In addition to rocks, sand, cement, a water source, wheelbarrows and buckets, you need a hoe, a couple of things to schloop the cement out of the trough, some old butter knives for pointing the mortar, and the slip forms. I found rubber kitchen gloves to be invaluable hand wear, giving me enough sensitivity to work the cement in between the rocks, but remaining stout enough to stand up to handling rocks.
The next picture shows the site once it was prepped for the wall to be built. First the trench was excavated to 6 inches depth and backfilled with road base. Jim spent a couple of days tamping the road base by tapping it with the big sledge hammer, since we don’t have a mechanical compactor. Then he pounded rebar into the trench through the road base and down into the undisturbed dirt beneath in order to anchor the wall. He doesn’t want it to go anywhere later on. Also, he established the lines that indicate the straight and level course for the top of the wall.
The next picture shows the slip forms in use. These very useful pieces of equipment are designed to clamp onto the part of the wall you have already built, thereby making it possible for you to create nice high and straight walls. Notice the turnbuckle located down at the top of the form. That is what clamps the form to the wall beneath it. We are only going up 16 to 18 inches, but we have friends that used these very forms to make the walls of their house over 10 feet tall.
You can see the progression of the wall in the above photo. First you schloop in a layer of cement maybe one to two inches deep. Then you start placing rocks. This is where having a varied selection of rocks available is a real asset. Ideally, you will have rocks that have flat sides that you can lay in right next to the forms. Then you throw mud (mortar) at those rocks and wedge them into place using the odd shaped rocks and smaller pebbles you can find in your pile. Remember, the more rocks you have in the forms, the less cement you will have to make. But there has to be enough mortar to hold the rocks in place. It is important to have mortar contacting the surfaces of the rocks and filling the holes in between them so your wall will be strong once the mortar sets.
Once you have the form filled with rocks and cement almost to the top of the form, you let it sit for about a half hour to let the cement start to set up. Then you loosen the turnbuckle and lift the form up and away from your setting wall — carefully, so you don’t dislodge the rocks. Then you use the butter knife to point in the mortar on the outside of the wall before the cement has completely set up. That is what Jim is doing in the following picture. He is catching the excess mortar, then he throws it down on the work surface where we are going to work next.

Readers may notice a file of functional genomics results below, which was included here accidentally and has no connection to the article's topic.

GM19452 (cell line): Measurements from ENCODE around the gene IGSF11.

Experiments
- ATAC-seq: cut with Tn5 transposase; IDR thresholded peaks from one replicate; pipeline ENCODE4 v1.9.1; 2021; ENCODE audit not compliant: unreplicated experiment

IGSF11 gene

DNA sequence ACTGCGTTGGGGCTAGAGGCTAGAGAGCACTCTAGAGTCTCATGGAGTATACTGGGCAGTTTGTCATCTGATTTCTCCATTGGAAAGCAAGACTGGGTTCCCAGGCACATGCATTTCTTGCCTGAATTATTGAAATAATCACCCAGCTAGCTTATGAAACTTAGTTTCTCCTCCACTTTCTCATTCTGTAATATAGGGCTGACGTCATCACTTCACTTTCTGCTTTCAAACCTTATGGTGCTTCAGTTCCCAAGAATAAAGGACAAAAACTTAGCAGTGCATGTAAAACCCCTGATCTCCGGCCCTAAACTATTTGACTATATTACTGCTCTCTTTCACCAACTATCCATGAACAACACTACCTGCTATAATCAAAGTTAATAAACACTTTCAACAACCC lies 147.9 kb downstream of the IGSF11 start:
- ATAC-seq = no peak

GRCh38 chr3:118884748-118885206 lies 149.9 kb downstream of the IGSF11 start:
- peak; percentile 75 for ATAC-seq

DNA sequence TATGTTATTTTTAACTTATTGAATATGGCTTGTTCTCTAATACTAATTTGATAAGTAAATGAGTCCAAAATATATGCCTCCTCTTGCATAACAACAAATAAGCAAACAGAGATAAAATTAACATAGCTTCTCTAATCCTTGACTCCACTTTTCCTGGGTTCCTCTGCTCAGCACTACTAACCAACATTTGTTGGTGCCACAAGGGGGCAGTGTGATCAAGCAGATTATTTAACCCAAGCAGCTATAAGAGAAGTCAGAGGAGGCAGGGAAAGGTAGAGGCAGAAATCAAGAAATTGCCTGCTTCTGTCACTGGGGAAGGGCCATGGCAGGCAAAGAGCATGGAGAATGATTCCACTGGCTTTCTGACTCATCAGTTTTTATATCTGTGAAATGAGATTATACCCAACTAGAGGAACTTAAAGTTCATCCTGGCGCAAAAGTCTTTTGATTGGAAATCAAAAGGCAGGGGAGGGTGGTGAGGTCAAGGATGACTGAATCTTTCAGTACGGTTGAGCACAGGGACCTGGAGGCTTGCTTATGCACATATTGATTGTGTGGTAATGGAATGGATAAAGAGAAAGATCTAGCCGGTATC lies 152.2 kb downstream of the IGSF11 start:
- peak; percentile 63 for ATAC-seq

Later, after the cement sets for an hour or so, he begins working over the surface using a wet stiff bristled brush, so the excess mortar comes off the rocks. The next day he will use a wire brush to remove even more. This is the way the wall looks after it has sat over night, but before the wire brush cleaning.
After the first course was built up about a foot or so, Jim laid in horizontal rebar for more reinforcement, and tied it to the verticals. We raised the forms and continued filling them with rocks and mortar. When we had the wall built to the height we wanted it to be less about half an inch, we stopped adding rocks and Jim added a top layer of mortar which he smoothed off.
Below is the completed wall after the top layer has been added and the pointing has been done. At this point there had been no brushing done, it was still too wet. We will be doing quite a bit of “cleaning up” of the front of this wall, because the flat rocks that were against the forms were chosen for the excellence of the crystal formations and striping in the karst limestone that “grows” out of the fields here.
You can see the horizontal rebar emerging from the unfinished end of the wall at the right edge of the picture.
We figure in about a week, we will have the wall completed for the new strawberry beds. Pretty cool, huh?